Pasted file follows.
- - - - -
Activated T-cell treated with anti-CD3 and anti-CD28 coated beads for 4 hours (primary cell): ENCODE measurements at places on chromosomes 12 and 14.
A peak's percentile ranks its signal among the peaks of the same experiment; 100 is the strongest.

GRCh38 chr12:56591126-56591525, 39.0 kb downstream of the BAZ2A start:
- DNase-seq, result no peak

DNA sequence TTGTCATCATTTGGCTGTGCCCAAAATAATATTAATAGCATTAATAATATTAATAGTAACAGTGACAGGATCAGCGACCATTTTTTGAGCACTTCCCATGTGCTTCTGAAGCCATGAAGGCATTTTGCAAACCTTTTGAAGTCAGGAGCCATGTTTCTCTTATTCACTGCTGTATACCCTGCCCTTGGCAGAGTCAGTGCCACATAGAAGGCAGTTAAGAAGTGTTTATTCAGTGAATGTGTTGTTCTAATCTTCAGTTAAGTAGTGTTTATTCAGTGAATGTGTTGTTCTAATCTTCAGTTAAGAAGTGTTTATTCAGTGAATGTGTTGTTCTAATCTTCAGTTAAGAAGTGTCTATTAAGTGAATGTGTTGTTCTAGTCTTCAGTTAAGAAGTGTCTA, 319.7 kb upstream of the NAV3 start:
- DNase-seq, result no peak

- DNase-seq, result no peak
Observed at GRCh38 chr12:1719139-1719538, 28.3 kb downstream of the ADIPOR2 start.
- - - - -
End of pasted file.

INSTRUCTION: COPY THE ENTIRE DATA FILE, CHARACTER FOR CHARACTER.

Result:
Activated T-cell treated with anti-CD3 and anti-CD28 coated beads for 4 hours (primary cell): ENCODE measurements at places on chromosomes 12 and 14.
A peak's percentile ranks its signal among the peaks of the same experiment; 100 is the strongest.

GRCh38 chr12:56591126-56591525, 39.0 kb downstream of the BAZ2A start:
- DNase-seq, result no peak

DNA sequence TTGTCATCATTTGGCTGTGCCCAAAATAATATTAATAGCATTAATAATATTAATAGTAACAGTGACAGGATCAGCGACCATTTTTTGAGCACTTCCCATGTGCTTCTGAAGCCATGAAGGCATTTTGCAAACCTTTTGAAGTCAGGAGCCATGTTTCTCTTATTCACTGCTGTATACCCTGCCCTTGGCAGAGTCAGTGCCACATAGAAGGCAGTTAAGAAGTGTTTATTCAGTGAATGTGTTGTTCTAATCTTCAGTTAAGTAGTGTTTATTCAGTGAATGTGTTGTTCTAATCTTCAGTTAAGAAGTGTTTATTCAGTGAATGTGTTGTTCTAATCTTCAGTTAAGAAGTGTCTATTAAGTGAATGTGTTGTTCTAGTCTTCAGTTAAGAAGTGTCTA, 319.7 kb upstream of the NAV3 start:
- DNase-seq, result no peak

- DNase-seq, result no peak
Observed at GRCh38 chr12:1719139-1719538, 28.3 kb downstream of the ADIPOR2 start.